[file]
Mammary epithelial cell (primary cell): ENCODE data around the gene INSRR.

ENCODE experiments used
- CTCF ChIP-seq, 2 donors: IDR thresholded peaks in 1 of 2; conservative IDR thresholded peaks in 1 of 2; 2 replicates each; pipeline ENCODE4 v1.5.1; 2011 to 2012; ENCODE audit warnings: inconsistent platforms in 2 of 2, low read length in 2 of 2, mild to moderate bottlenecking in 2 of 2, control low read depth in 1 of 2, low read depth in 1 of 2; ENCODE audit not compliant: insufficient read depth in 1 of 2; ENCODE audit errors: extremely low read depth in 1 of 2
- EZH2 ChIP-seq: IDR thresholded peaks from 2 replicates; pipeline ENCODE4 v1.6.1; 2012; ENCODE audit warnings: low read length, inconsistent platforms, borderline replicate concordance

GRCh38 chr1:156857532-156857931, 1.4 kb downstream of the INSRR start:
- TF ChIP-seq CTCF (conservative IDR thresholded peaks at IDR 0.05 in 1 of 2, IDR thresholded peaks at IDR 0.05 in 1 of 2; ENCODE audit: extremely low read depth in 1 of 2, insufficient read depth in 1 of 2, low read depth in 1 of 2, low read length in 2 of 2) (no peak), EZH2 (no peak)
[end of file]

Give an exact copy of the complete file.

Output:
Mammary epithelial cell (primary cell): ENCODE data around the gene INSRR.

ENCODE experiments used
- CTCF ChIP-seq, 2 donors: IDR thresholded peaks in 1 of 2; conservative IDR thresholded peaks in 1 of 2; 2 replicates each; pipeline ENCODE4 v1.5.1; 2011 to 2012; ENCODE audit warnings: inconsistent platforms in 2 of 2, low read length in 2 of 2, mild to moderate bottlenecking in 2 of 2, control low read depth in 1 of 2, low read depth in 1 of 2; ENCODE audit not compliant: insufficient read depth in 1 of 2; ENCODE audit errors: extremely low read depth in 1 of 2
- EZH2 ChIP-seq: IDR thresholded peaks from 2 replicates; pipeline ENCODE4 v1.6.1; 2012; ENCODE audit warnings: low read length, inconsistent platforms, borderline replicate concordance

GRCh38 chr1:156857532-156857931, 1.4 kb downstream of the INSRR start:
- TF ChIP-seq CTCF (conservative IDR thresholded peaks at IDR 0.05 in 1 of 2, IDR thresholded peaks at IDR 0.05 in 1 of 2; ENCODE audit: extremely low read depth in 1 of 2, insufficient read depth in 1 of 2, low read depth in 1 of 2, low read length in 2 of 2) (no peak), EZH2 (no peak)